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Egypt's President Abdelfattah el-Sisi attended a ceremony yesterday to unveil a major extension of the Suez Canal. The original canal was completed in 1869 and took 10 years to build. The new, $8.5 billion canal was constructed in just under 12 months, beating all predictions by industry experts that it would take five years. The canal provides a passageway between the Mediterranean and Red seas. President Sisi sailed up the canal in his presidential yacht, the El Mahrousa, wearing military fatigues to attend the inauguration. The El Mahrousa was the first ship to officially sail through the original canal nearly a century-and-a-half ago. President Sisi described the new canal as Egypt's "gift to the world".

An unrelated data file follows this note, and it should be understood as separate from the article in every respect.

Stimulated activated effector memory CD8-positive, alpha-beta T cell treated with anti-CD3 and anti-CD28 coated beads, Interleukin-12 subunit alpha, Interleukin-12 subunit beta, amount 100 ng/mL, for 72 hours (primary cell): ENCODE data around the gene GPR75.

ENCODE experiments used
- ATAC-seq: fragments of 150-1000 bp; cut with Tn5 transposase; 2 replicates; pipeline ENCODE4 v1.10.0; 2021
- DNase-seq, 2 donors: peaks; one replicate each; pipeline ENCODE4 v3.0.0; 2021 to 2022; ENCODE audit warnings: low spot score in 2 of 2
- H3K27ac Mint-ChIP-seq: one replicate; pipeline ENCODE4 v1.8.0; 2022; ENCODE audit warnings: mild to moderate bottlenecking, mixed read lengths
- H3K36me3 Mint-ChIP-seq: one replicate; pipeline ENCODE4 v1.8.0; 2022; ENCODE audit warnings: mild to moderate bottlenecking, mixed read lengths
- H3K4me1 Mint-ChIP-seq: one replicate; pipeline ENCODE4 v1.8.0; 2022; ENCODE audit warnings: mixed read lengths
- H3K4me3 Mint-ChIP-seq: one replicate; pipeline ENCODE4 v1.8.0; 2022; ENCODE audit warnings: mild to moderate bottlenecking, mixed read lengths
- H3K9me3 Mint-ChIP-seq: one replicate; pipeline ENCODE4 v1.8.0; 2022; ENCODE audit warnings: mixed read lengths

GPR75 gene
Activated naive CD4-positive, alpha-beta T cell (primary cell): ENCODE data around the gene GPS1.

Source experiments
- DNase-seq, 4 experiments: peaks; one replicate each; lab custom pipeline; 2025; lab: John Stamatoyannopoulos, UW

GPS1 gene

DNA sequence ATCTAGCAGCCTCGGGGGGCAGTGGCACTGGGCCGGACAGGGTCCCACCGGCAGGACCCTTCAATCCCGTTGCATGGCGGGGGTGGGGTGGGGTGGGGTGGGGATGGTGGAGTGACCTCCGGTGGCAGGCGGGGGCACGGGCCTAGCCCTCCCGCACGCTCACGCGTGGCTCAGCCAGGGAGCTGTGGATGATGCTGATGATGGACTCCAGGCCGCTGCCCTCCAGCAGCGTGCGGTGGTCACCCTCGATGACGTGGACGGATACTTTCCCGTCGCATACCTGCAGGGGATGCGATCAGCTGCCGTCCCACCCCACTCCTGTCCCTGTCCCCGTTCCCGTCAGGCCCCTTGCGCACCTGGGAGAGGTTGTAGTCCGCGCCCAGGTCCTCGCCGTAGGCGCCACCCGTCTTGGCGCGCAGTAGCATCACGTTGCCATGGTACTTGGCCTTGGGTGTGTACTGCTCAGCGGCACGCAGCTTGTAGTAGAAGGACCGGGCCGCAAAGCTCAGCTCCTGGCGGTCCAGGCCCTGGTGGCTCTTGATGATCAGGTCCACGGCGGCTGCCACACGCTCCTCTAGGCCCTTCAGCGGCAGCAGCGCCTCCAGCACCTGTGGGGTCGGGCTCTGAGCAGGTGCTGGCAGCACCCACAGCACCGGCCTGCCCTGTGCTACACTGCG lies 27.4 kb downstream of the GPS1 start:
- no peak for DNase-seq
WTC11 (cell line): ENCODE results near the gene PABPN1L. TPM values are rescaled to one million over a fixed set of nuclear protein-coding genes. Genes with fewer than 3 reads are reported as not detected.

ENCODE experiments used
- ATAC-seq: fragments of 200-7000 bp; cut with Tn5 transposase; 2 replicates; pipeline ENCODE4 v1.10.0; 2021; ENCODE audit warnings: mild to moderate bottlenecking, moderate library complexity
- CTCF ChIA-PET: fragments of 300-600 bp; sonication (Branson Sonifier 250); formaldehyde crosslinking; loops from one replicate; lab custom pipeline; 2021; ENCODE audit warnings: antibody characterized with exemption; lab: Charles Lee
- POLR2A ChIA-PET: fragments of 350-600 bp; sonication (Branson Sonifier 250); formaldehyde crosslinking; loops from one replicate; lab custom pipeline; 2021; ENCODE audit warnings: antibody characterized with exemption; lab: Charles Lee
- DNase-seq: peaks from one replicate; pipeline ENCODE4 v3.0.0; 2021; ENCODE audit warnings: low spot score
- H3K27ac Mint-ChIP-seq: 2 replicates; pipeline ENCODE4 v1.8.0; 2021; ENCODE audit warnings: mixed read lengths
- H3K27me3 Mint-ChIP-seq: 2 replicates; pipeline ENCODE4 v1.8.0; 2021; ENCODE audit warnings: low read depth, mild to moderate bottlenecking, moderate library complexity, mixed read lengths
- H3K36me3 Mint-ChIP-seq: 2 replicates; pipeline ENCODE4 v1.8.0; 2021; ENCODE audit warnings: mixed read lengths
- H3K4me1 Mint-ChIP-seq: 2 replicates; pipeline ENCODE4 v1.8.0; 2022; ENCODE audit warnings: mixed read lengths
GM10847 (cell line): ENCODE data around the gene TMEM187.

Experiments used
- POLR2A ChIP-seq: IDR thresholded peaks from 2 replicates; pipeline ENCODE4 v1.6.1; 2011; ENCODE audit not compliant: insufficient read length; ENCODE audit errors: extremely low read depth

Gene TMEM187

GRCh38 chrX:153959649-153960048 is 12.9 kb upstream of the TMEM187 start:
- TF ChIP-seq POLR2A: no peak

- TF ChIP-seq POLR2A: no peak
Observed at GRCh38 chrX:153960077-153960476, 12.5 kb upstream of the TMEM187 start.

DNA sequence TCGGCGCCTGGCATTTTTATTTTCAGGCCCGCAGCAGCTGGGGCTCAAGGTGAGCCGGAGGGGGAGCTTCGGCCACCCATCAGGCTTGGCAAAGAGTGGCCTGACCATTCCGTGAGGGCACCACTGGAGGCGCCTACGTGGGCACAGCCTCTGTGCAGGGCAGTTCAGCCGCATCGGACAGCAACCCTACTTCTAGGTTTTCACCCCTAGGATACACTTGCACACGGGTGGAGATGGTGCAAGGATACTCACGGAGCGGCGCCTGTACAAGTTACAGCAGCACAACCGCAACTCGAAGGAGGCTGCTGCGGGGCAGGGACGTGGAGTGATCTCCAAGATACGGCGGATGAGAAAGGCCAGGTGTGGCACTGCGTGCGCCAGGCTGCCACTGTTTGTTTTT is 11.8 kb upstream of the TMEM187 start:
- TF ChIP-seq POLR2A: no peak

Egypt's government hopes the new canal will provide a much-needed boost for the country's economy. The head of the Suez Canal Authority, Mohab Mamish, said the new canal was important to ensure Egypt earns revenues from its waterways in the future. He told reporters: "If I can't handle this and turn it into revenue for the Egyptian treasury, alternative routes will emerge." He hopes revenues will increase from the current annual $5.3 billion to $13.2 billion by 2023. That means shipping traffic would need to grow from 49 per day at present to 97 by 2023. This would entail a nine per cent increase in global trade. Some economists have cast doubt on whether these figures can be met.
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